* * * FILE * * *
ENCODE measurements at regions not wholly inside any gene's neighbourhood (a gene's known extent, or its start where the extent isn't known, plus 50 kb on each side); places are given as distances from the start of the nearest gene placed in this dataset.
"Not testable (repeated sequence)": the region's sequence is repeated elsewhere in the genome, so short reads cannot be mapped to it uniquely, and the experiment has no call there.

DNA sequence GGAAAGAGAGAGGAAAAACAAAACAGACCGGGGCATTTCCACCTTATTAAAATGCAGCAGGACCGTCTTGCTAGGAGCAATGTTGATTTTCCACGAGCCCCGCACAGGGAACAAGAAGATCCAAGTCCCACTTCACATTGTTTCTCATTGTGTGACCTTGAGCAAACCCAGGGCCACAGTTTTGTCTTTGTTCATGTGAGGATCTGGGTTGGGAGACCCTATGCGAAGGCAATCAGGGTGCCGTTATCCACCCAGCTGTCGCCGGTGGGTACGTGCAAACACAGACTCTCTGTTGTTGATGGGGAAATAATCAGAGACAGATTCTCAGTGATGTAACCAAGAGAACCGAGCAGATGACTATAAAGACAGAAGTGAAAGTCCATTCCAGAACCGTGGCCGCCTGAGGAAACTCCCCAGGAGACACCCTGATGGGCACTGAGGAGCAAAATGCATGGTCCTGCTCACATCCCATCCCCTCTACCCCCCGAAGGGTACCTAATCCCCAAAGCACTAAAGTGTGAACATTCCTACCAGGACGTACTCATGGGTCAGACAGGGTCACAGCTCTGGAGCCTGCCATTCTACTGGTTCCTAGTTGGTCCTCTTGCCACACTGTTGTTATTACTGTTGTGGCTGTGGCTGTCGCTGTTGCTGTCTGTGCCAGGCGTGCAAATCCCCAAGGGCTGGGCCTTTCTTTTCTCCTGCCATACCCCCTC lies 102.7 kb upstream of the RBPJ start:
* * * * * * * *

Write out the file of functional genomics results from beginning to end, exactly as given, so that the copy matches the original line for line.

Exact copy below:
ENCODE measurements at regions not wholly inside any gene's neighbourhood (a gene's known extent, or its start where the extent isn't known, plus 50 kb on each side); places are given as distances from the start of the nearest gene placed in this dataset.
"Not testable (repeated sequence)": the region's sequence is repeated elsewhere in the genome, so short reads cannot be mapped to it uniquely, and the experiment has no call there.

DNA sequence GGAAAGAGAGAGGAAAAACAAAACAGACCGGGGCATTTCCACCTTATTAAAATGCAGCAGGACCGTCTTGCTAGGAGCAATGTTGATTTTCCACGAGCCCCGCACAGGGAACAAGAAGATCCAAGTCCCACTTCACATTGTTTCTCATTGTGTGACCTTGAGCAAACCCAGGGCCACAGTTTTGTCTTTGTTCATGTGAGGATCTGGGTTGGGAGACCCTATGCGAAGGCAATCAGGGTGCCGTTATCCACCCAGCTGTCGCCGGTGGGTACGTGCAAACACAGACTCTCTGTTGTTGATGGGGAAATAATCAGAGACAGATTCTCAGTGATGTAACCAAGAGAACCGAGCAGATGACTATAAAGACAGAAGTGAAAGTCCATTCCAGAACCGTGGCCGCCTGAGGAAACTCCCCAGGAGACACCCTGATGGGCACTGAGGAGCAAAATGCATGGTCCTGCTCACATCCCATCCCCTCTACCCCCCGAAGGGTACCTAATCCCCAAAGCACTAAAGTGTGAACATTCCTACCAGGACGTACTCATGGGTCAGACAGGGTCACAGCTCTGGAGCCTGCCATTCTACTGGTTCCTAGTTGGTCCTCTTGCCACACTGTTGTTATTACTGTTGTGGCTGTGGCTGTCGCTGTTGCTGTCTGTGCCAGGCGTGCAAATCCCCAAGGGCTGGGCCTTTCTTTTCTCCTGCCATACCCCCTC lies 102.7 kb upstream of the RBPJ start: